Solutions

Growing Tumors in Eggs to Decode Cancer

An old technique offers new hope


By Christine Hall | September 4, 2018

Many biological experiments involve working with live mice or watching cells develop in petri dishes.

That’s why Baylor College of Medicine prostate cancer researcher David Rowley, Ph.D., was intrigued last year when he heard a colleague speak about using fertilized eggs to grow tumors.

The new take on an old idea emerged during a seminar in which Andrew Sikora, M.D., Ph.D.—an otolaryngologist (specializing in diseases of the ear, nose and throat) and researcher at Baylor—described how he performed research in his laboratory.

“Before Andrew could get off the stage, my colleague, Rebeca San Martin, and I were up there talking with him,” said Rowley, a professor in Baylor’s Dan L Duncan Comprehensive Cancer Center and leader of the college’s cancer biology program.

Sikora has updated the 100-year-old research technique—growing tumors in fertilized chicken eggs—for the 21st century. While studying its history, he found an article that explained the original research and other early studies.

“It’s totally old school—they had the idea to grow tumors in chicken eggs, and they actually did it and got them to grow,” Sikora said.

“Tumor Transplantation to the Chick Embryo”—a 1952 article published in Annals of the New York Academy of Sciences—noted the 1912 original research that “mouse and rat tumors would grow” when implanted in a chicken embryo’s chorio-allantoic membrane, known as CAM. The mid-century investigators confirmed that the approach showed promise because the embryo, lacking a defense against foreign tissue, would supply blood vessels and connective tissue for the tumors.

Advantages of eggs

Sikora aims to reinvent the use of eggs as a universal platform for cancer biology.

He is the academic director of Baylor’s Patient-Derived Xenograft and Advanced In Vivo Models Core, a part of Baylor’s research arm that has excelled at optimizing fertilized egg conditions and models. The core creates a collaborative environment for scientists to discuss potential studies using eggs.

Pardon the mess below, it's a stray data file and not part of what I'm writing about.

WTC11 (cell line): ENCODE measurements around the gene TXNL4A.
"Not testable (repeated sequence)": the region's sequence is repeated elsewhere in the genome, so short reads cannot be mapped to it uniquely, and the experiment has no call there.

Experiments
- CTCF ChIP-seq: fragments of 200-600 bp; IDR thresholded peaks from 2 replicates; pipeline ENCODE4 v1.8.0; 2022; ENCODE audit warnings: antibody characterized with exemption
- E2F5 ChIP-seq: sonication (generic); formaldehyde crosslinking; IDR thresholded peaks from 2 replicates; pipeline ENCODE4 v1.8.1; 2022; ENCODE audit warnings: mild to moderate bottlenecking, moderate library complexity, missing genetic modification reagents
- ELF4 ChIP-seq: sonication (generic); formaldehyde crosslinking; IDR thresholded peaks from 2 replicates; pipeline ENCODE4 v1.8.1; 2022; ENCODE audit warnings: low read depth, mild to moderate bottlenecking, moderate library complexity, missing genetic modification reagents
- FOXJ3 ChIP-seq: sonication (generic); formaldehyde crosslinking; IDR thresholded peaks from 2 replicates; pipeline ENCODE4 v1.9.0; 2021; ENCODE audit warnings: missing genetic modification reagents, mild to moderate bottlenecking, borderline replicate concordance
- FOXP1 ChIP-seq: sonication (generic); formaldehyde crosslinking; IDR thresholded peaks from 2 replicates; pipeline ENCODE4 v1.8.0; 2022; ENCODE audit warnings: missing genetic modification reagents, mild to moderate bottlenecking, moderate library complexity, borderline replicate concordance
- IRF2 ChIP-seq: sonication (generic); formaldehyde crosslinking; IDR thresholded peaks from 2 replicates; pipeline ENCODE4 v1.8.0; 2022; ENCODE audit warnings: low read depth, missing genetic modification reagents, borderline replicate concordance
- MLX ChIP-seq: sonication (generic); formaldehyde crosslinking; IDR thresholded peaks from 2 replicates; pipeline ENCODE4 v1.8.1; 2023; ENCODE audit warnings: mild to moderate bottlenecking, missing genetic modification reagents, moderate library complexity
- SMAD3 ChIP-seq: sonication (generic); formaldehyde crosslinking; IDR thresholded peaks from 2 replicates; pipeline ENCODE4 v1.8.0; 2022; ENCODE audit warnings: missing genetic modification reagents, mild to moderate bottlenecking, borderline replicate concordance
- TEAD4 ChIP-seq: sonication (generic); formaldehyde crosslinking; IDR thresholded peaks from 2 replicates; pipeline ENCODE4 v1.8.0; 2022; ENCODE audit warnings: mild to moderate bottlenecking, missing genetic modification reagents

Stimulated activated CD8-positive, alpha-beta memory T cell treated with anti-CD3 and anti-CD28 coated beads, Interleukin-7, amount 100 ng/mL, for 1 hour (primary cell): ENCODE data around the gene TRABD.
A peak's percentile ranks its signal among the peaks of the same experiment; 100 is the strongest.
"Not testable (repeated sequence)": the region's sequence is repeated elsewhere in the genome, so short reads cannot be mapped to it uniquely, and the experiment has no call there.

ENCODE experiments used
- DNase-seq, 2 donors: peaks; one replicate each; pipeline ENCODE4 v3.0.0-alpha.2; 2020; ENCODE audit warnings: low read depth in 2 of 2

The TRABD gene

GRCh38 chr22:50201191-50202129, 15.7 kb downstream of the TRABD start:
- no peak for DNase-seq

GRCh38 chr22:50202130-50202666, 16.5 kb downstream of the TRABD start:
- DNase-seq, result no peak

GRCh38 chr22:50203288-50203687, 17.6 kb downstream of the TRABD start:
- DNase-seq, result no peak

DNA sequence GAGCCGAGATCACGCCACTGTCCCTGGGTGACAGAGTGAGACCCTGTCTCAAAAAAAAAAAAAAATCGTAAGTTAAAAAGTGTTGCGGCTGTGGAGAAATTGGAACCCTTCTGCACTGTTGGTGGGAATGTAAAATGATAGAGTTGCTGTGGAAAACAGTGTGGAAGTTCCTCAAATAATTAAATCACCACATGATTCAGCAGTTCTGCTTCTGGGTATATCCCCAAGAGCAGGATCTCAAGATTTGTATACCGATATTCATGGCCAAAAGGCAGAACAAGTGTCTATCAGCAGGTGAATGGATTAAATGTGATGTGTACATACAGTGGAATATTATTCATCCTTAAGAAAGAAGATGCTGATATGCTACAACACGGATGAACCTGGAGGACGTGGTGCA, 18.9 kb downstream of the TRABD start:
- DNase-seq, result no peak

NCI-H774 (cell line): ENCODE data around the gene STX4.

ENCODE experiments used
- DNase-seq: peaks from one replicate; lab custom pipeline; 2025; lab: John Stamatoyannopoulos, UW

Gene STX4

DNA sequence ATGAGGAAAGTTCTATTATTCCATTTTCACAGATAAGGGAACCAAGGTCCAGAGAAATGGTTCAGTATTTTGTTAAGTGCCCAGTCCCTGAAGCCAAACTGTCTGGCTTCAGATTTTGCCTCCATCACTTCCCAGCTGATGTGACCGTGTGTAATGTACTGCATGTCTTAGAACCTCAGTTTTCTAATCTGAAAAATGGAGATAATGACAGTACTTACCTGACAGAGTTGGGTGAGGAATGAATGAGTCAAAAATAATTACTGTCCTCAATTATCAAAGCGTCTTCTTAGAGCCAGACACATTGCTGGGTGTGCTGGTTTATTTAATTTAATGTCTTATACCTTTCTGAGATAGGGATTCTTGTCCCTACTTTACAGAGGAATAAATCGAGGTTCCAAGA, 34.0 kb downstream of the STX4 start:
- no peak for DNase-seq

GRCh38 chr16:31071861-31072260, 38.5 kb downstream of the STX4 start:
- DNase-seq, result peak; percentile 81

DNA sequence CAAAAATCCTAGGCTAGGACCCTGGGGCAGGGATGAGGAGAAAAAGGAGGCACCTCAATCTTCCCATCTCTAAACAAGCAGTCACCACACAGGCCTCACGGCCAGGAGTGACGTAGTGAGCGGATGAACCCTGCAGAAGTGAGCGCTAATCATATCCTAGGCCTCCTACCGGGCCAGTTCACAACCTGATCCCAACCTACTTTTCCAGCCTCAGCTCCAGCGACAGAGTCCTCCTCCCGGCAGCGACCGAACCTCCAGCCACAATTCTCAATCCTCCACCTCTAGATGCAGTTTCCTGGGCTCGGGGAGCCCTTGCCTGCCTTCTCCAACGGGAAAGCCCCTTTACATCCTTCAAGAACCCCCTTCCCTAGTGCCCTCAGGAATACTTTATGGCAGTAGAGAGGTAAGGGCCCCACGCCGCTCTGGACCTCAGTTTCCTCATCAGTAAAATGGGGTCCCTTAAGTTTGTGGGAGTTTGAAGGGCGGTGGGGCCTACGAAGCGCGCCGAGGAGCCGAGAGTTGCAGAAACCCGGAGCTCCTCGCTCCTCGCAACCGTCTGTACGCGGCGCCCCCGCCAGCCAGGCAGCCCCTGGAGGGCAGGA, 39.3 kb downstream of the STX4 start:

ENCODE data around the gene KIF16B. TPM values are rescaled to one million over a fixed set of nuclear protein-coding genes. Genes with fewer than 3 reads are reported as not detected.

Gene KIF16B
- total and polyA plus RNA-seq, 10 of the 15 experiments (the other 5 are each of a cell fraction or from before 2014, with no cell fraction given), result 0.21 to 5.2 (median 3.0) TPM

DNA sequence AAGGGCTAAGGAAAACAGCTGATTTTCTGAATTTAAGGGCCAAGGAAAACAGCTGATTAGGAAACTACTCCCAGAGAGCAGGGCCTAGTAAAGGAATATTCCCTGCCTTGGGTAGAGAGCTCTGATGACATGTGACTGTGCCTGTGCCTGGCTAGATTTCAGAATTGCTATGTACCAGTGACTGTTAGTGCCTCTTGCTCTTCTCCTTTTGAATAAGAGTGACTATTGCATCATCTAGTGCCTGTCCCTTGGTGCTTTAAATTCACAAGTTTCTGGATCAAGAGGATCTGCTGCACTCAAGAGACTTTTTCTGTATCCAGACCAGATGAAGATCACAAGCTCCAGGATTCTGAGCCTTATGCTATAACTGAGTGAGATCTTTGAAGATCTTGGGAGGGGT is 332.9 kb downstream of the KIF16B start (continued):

“The eggs are so well vascularized that people used them as a platform to test angiogenesis,” said Sikora, referencing the process by which new blood vessels grow from pre-existing ones. “Does this compound induce blood vessels to grow? Can it grow cell lines to the primary tumor? We are pushing the system as far as we can to answer as many questions as possible.”

The CAM can support many human cancers, from the head and neck—Sikora’s areas of expertise—to breast, skin, ovarian, bladder and other cancer types. Even rare growths such as pancreatic neuroendocrine tumors can develop on the CAM, he said.

Sikora views fertilized eggs as “more faithful to the body” than a petri dish. In addition, the in vitro model enables quicker and more cost-effective pre-clinical trials of drugs because hundreds of samples can be tested at one time with results in about a week. Successful experiments can proceed to mice research.

Rowley’s interest sprang from the potential for efficiency. Mice experiments require more time and expense because of the need for special facilities and monitoring.

“It is a nice intermediate between doing an experiment on a cell culture dish and in a mouse,” he said.

Blocking prostate cancer

Rowley and Sikora worked together on research that involved metastasizing prostate cancer cells to a bovine bone. Bone metastasis is typically how prostate cancer kills.

Rebeca San Martin, Ph.D., the postdoctoral fellow who was working with Rowley at the time, wrote her thesis on the technology. The process involved placing a 5-millimeter bovine bone cube coded with tenascin-C—a protein often observed in cancerous tissue—on the CAM. She then placed an organoid made of cancer and stroma cells a few centimeters away to see if the cells would move to the bone. The cancer migrated, and those results were published in the November 2017 issue of Cancer Research.

Now, Rowley is investigating whether the cells traveled through the blood vasculature—a nod to one theory about how cancer cells metastasize to bone—and if a therapy targeting tenascin-C could neutralize the process.

“We think tenascin-C forms at the site of wound repairs,” he said. “Cancers are essentially wounds that don’t heal.”

Because the eggs offer financial and time-saving benefits for preliminary testing, Rowley believes they could be used to accelerate other experiments that otherwise would be conducted in mice.

“We got a lot of information from our study, but time will tell,” he said. “Could it be a better, cost-effective way to screen drugs? There may be other advantages or disadvantages to this method, but we don’t know yet.”




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